Conway mentioned a very important key point about the “fiction of electability.” She noted that many recent Democrat nominees who won in a general election were outsider candidates. The Democrats never talk about electability, Conway argued. Instead, “they elevate young, transformational people who are told you can’t win, don’t even bother — and then they go on to run and win.”

JFK, Bill Clinton, Barack Obama — even Jimmy Carter was 52 years old with a nine-year-old daughter when he walked into the White House. These are young people.

Conway also argued that voters prefer optimism. “With the exception of 1972, this country has always elected for president a candidate they thought was more optimistic, more positive, projecting joy or hope.” Hillary Clinton does not possess these qualities. “If she is elected, she will make history,” because “this country has never elected a president whom over 50 percent of the people say is dishonest and not trustworthy.”

The pollster also projected a further weakness of Clinton’s campaign. “The new gender gap,” she argued, will be “the Democratic Party’s problem attracting men.” She noted that, in Democratic primaries and caucuses, the turnout has been 58 percent female, and only 42 percent male. “Men don’t like Hillary, they don’t trust her, and they don’t want her to be president of the United States or commander in chief. That is not going to change.”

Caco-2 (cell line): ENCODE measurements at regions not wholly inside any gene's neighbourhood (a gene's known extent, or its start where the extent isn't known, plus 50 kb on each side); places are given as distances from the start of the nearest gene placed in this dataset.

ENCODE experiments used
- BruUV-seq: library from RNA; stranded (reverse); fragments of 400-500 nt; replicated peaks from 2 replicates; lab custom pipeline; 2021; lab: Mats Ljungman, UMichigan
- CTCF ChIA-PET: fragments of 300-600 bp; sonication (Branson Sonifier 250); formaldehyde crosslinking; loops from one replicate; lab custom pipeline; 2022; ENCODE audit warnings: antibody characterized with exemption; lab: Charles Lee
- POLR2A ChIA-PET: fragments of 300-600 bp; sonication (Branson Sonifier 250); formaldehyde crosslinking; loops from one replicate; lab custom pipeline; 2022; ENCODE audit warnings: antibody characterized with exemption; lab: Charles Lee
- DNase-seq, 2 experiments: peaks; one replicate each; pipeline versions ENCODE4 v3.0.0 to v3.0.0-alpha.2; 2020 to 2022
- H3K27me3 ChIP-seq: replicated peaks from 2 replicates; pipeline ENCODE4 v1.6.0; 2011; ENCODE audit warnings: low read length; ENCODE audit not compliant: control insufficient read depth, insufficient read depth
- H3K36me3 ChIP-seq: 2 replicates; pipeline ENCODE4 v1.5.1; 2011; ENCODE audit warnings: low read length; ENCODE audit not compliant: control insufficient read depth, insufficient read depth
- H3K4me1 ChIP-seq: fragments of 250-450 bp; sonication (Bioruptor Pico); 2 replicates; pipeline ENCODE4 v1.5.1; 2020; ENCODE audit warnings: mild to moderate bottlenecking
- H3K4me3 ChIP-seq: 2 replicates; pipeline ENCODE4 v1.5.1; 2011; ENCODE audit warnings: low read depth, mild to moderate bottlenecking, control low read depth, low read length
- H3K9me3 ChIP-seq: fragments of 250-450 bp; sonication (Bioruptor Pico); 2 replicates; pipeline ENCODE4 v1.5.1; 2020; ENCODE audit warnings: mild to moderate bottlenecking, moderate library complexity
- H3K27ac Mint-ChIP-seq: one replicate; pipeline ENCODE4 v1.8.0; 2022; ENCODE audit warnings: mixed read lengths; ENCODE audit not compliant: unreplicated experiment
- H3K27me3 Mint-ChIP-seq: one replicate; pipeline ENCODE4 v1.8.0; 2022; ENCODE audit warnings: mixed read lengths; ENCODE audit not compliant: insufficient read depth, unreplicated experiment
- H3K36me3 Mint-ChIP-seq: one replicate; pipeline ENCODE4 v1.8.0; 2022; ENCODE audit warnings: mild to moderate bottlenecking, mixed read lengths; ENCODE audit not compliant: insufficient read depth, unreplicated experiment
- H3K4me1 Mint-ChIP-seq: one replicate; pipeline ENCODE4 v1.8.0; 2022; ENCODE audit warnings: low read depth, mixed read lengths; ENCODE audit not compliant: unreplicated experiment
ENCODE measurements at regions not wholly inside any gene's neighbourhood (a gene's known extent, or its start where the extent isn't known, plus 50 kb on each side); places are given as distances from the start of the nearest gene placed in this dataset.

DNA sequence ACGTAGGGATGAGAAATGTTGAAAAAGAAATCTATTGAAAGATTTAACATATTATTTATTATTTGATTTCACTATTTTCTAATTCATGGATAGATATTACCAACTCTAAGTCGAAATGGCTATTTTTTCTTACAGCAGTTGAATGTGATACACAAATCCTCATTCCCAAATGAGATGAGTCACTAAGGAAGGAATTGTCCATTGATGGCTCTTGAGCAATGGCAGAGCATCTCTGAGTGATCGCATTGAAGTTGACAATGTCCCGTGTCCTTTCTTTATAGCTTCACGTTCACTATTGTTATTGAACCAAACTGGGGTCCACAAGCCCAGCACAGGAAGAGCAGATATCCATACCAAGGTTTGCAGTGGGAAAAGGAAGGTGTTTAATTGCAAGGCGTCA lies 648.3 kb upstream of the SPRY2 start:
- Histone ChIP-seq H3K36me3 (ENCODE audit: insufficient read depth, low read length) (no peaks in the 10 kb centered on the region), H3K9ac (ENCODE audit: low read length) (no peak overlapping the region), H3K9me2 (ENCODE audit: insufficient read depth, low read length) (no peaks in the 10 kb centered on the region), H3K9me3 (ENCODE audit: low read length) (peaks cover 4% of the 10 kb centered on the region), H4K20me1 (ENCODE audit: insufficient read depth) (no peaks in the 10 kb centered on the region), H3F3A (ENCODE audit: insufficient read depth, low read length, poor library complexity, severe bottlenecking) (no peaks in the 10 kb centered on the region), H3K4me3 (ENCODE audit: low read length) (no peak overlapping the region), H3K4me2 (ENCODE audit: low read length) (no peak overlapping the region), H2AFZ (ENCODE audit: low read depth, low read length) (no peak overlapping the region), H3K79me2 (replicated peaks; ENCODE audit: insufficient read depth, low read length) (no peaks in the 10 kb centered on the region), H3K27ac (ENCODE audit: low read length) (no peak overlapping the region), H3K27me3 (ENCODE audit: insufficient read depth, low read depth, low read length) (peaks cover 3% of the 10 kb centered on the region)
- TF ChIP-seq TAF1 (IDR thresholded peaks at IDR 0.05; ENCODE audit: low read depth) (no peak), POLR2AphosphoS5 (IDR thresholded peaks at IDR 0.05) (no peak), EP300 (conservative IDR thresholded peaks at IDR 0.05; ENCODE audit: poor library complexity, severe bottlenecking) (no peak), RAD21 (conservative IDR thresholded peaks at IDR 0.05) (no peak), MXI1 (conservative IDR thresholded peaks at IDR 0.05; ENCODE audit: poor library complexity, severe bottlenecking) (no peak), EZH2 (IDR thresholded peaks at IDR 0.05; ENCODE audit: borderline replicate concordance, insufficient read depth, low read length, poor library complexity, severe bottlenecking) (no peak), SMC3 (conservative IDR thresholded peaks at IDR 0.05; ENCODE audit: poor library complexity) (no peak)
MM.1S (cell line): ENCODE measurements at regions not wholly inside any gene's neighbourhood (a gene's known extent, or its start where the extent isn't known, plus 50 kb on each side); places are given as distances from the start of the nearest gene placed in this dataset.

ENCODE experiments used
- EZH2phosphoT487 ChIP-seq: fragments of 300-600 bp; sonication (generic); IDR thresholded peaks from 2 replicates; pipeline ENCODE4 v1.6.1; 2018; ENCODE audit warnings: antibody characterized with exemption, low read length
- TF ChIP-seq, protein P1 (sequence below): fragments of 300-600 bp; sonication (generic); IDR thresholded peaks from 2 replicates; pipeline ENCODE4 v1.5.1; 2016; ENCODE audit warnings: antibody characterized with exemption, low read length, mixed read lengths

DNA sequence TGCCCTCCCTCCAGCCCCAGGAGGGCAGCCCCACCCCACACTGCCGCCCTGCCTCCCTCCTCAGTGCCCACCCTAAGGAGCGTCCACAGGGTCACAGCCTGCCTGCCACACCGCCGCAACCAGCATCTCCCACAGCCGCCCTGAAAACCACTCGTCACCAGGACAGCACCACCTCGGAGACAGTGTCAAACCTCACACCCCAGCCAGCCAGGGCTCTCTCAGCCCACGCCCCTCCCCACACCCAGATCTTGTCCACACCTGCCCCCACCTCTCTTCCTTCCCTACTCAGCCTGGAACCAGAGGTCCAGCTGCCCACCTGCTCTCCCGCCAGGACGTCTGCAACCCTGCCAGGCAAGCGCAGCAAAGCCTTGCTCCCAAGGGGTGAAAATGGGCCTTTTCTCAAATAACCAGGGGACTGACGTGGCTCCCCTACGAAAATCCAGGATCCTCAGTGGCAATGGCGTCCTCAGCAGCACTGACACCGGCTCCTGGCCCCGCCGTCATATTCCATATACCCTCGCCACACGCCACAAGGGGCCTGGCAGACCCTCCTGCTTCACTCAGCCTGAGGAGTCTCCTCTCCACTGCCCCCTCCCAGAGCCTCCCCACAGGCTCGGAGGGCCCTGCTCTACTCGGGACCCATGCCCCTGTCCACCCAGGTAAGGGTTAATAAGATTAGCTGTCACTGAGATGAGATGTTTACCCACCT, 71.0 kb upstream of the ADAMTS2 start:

Last Page: Does Higher Primary Turnout Predict a Republican Victory in the 2016 Election?

Another key point of Conway’s was that “electricity has replaced electability” in this campaign.

Here’s what the numbers say — A lot of people are voting. The turnout in these Republican primaries and caucuses is historic. You’ve got many more excited people who are willing to stand in line and cast a vote in the Republican primaries. So where the enthusiasm level is as high as it is this year, it means that voter engagement is very high.

While it is true that Republicans are hitting record voting numbers while Democrats are not, this does not necessarily mean more Republicans than Democrats will vote in November. The higher turnout could just mean more Republicans are showing up to vote against a candidate they oppose, be it Trump, Cruz, Rubio, or even Kasich. Indeed, the animus among many conservatives against Trump in particular led every panelist to agree that a contested convention in Cleveland, Ohio, in July is a bad idea. The convention may decide against Trump, but there would be bad blood on all sides.

Charles Hurt recalled a surprising moment in last Thursday’s Republican debate. When Trump declared his intentions to add further torture methods to waterboarding, the crowd broke into two discernable factions:


You had one row of people who were disgusted, saying “woah!” and then, two rows over, you had people yelling “yeah!” I thought, “wow, that’s the Republican Party in 2016.”

Hurt’s overall verdict on the enthusiasm level? “Until somebody figures out how to find the common ground between those kinds of people, the Republican Party’s going to be kind of screwed.” Ouch.